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Imaging train threaded connections help

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#1 PeteM

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Posted 25 August 2019 - 08:47 AM

Hi all, I am setting up a new-to-me 383L+ w/EFW2 and discovered that I ran out of backfocus with my RC8,TCF-S, and ONAG. So I need to reduce the length somewhere. One spot was the camera/fw/2" nosepiece into the 2"holder I added to the ONAG. I can switch to a threaded connection there . But I was wondering how tight do you tighten them? This setup is starting to weigh a bit and what I thought was tracking issues the other night with just the camera alone was the train slowly rotating(unthreading?) Is by hand pretty tight the method others use or do you get "tools" out to make sure nothing will move ever?

 



#2 PirateMike

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Posted 25 August 2019 - 09:14 AM

No tools. If you tighten them really tight you may never get them apart again.

 

 

Miguel   8-)

 

.


Edited by PirateMike, 25 August 2019 - 09:14 AM.


#3 james7ca

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Posted 25 August 2019 - 09:27 AM

Don't use tools and don't make them really tight (firm hand only). If you are worried about them becoming unthreaded (or turning slightly) then wrap some good, stretchy electrical tape around the outside of the joint where the parts mate (after you've jointed them together).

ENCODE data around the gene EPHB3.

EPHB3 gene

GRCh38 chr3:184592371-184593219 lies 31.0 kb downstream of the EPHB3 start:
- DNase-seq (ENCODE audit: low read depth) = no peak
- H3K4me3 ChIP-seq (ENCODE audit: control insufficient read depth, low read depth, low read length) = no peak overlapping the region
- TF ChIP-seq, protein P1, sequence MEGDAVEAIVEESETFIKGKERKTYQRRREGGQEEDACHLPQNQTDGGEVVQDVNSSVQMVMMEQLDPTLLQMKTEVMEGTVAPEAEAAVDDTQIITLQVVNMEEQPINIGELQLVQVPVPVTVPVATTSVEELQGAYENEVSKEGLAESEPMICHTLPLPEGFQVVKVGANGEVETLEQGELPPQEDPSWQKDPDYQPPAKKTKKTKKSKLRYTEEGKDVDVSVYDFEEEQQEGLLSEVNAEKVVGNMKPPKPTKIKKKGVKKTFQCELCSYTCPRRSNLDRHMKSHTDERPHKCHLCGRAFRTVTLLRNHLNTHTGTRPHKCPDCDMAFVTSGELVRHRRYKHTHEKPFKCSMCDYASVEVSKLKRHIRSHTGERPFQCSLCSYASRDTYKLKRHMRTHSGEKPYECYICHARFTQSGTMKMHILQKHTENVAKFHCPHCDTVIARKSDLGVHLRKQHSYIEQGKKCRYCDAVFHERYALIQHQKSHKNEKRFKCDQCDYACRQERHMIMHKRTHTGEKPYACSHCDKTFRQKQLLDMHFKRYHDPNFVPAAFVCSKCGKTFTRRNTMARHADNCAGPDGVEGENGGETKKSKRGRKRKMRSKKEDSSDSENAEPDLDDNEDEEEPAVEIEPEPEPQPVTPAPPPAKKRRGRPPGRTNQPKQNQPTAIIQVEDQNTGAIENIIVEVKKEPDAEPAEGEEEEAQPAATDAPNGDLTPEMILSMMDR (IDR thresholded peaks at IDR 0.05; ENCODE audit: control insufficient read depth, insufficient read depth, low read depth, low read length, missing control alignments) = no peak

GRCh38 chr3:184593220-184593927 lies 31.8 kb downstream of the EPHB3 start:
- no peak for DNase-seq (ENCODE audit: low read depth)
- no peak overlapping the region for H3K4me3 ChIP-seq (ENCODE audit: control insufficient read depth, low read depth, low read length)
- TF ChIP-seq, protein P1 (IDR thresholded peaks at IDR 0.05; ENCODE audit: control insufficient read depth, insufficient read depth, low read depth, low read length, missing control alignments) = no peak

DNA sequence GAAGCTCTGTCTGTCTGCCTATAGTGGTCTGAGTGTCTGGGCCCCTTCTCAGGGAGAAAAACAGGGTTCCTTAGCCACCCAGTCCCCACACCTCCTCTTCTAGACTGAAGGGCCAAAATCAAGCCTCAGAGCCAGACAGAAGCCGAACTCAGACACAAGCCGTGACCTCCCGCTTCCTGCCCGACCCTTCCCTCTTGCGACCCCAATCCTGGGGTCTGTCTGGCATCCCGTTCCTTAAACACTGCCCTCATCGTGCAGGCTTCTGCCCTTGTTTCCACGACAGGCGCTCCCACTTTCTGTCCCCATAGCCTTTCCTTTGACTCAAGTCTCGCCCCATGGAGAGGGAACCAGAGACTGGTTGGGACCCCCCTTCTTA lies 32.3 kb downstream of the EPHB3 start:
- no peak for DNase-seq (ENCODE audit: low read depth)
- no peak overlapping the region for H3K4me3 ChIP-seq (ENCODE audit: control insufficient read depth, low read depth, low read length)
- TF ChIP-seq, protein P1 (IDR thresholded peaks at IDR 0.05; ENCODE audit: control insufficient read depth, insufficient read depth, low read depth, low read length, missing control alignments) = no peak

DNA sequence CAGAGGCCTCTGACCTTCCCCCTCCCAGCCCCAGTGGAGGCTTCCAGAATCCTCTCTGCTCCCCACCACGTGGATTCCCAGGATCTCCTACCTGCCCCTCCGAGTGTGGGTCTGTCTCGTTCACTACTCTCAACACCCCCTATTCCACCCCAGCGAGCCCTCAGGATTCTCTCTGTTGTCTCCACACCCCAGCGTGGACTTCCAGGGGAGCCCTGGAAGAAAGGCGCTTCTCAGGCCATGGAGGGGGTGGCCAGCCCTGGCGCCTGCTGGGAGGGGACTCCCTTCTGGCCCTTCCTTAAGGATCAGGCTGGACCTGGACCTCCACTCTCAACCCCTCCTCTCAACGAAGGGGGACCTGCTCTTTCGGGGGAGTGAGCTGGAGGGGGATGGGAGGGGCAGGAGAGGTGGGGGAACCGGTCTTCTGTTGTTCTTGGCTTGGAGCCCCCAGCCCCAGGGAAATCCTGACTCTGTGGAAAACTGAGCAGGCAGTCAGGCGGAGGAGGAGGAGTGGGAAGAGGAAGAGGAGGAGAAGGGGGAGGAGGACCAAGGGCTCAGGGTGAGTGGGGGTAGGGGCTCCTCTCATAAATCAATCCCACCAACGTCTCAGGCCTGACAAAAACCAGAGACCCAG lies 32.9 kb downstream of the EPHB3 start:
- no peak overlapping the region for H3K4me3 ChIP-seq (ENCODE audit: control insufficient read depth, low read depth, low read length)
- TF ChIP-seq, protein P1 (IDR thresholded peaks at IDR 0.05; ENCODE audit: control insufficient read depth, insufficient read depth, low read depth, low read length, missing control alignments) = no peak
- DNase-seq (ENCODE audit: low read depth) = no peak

#4 kathyastro

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Posted 25 August 2019 - 09:35 AM

Definitely use threaded connections rather than a nosepiece.  It is much more secure.

 

"By hand pretty tight" is the only way to tighten threads.  No tools.  If you over-tighten, you will never get them apart.  You can't use any lube in case you get some on the optics, so it is dry metal on dry metal.  You need to avoid having the parts seize together.

 

You should try to miimize the number of connections.  If you need multiple adapters to make up a specific back focus distance, it is worthwhile to get a custom adapter made.


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#5 PeteM

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Posted 25 August 2019 - 09:50 AM

Ok, so I will for sure not use any tools to tighten the threaded connections. Below is a picture of the image train and I have kept the connections to an absolute minimum I believe:

 

Back of 8" RC -> custom spacer (to expose primary mirror cell collimation screws) -> Tilt plate (focuser collimation) -> Optec TCF-S dovetail -> TCF-S -> ONAG -> spacer -> EFW2 ->383L+

 

The ONAG goes into the TCF-S via a 2" nosepiece and I do not see the ability to make that a threaded connection. Maybe someone knows how to make that happen with that focuser.

 

(I have some wire management to do too)

 

20190825_143923372_iOS.jpg



#6 pfile

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Posted 25 August 2019 - 10:21 AM